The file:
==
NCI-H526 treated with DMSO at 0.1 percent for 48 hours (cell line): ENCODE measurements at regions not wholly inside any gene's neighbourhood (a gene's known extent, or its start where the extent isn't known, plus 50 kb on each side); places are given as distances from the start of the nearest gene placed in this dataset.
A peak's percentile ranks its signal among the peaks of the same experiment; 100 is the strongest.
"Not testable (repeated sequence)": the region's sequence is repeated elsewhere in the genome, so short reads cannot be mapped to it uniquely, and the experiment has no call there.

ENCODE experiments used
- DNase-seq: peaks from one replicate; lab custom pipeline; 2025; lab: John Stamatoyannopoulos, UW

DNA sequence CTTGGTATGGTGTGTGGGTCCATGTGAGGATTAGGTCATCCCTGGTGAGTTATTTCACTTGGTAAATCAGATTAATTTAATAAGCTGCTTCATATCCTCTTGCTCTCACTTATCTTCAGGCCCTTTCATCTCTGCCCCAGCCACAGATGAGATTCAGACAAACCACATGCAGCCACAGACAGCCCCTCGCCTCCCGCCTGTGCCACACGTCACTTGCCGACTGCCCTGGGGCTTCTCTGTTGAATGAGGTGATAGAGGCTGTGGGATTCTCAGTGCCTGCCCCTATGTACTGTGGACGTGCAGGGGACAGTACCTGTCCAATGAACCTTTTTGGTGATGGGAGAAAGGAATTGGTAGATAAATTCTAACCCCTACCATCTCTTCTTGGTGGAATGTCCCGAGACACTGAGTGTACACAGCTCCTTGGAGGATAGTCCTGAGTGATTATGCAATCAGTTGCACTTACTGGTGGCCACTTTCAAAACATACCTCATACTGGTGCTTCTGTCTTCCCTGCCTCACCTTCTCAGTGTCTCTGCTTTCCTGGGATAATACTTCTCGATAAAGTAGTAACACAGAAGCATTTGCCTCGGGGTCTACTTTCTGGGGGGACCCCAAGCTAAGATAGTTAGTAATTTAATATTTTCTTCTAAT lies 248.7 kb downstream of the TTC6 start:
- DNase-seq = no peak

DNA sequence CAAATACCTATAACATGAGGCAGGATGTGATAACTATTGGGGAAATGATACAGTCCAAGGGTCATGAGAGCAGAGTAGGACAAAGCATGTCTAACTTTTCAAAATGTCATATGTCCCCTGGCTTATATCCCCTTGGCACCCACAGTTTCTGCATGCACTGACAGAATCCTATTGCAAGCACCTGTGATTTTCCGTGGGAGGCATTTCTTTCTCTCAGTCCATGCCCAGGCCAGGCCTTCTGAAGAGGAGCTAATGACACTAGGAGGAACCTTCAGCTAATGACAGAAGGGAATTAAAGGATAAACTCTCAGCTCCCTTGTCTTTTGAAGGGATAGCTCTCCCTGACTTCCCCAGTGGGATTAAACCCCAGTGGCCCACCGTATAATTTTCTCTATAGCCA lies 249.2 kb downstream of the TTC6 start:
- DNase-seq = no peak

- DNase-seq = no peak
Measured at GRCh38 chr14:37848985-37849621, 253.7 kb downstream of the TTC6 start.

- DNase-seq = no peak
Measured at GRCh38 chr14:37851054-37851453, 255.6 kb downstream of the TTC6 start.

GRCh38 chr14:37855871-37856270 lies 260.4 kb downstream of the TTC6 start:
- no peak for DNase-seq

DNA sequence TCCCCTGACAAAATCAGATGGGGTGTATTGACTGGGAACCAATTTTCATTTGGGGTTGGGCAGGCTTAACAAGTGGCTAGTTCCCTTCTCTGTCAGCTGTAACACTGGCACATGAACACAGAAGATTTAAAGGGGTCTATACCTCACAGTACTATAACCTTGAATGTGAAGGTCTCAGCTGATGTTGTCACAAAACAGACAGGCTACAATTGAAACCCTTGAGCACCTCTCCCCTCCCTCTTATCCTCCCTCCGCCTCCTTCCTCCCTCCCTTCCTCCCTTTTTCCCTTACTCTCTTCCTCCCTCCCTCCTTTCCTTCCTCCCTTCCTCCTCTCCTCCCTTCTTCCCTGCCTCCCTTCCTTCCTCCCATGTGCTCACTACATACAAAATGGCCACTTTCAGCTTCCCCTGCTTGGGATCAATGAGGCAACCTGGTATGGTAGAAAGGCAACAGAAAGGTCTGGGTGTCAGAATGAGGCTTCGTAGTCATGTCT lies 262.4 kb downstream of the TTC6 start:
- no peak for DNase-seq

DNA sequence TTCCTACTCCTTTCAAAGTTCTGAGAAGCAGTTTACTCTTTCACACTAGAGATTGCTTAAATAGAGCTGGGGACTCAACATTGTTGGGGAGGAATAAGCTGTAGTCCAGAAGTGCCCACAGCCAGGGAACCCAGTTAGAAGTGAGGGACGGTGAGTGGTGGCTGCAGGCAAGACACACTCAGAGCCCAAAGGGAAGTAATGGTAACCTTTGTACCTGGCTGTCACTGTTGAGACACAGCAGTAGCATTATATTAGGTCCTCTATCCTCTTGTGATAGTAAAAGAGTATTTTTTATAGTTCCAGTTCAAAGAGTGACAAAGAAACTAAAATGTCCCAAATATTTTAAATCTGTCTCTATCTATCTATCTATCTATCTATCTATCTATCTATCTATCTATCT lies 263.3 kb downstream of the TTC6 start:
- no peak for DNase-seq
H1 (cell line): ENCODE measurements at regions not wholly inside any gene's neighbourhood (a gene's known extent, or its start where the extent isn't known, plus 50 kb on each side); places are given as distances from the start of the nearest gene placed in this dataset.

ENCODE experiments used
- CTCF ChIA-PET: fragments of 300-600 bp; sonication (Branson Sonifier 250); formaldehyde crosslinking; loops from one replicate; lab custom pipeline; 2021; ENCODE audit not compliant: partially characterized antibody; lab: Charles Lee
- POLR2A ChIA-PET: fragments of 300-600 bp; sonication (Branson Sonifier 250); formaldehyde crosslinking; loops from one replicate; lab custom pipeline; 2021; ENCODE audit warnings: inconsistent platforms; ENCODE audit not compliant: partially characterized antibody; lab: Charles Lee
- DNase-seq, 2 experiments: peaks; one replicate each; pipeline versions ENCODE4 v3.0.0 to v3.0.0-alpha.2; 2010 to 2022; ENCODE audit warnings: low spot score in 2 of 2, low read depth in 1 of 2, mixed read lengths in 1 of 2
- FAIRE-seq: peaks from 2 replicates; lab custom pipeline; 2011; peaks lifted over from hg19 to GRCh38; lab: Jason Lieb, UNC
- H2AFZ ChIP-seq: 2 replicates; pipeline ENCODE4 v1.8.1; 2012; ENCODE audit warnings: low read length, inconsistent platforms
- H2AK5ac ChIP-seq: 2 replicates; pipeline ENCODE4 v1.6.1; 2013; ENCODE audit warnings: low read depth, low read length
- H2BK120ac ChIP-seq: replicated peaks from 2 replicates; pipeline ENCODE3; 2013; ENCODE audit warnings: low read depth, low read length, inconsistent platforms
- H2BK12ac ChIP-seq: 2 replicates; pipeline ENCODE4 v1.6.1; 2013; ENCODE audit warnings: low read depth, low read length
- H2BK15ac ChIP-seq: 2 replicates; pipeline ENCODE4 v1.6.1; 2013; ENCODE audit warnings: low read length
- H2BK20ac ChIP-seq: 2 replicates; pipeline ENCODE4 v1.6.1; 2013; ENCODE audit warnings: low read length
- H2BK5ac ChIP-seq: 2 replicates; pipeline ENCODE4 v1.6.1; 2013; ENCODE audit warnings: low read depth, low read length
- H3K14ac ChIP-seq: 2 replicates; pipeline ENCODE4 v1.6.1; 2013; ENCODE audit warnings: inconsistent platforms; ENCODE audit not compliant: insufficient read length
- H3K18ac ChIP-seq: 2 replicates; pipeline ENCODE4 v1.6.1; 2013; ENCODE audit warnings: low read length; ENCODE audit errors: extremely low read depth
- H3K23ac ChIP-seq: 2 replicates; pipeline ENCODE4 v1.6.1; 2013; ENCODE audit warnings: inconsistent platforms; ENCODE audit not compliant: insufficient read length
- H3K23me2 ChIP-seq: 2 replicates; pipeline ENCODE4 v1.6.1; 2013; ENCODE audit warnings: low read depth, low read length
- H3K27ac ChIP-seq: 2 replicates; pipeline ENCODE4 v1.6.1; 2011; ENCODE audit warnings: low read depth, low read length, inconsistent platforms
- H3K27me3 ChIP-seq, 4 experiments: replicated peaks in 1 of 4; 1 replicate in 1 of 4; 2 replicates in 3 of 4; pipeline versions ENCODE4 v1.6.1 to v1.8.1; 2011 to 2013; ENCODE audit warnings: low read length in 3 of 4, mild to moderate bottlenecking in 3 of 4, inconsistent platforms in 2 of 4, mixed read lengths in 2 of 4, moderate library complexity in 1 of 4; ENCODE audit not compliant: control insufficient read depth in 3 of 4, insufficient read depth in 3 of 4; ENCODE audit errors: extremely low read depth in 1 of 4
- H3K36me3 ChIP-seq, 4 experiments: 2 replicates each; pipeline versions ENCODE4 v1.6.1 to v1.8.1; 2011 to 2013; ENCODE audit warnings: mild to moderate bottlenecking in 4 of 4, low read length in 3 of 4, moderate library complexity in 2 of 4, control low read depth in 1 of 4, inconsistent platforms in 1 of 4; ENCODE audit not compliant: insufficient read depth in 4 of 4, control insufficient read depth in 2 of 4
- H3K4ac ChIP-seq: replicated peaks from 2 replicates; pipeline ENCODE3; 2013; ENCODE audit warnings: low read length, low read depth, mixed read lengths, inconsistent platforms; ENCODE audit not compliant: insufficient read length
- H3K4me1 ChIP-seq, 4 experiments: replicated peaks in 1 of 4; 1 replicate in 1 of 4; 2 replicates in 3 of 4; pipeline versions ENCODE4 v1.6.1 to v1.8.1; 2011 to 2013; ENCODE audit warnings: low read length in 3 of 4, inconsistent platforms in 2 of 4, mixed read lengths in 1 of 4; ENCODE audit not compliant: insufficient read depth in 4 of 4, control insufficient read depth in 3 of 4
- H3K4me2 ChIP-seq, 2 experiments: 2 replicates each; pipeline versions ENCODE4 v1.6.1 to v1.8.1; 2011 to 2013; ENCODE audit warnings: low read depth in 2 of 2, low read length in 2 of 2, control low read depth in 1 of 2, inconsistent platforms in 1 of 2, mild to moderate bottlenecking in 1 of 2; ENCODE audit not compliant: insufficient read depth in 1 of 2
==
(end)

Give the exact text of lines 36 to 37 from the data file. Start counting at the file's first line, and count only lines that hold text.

- H3K23me2 ChIP-seq: 2 replicates; pipeline ENCODE4 v1.6.1; 2013; ENCODE audit warnings: low read depth, low read length
- H3K27ac ChIP-seq: 2 replicates; pipeline ENCODE4 v1.6.1; 2011; ENCODE audit warnings: low read depth, low read length, inconsistent platforms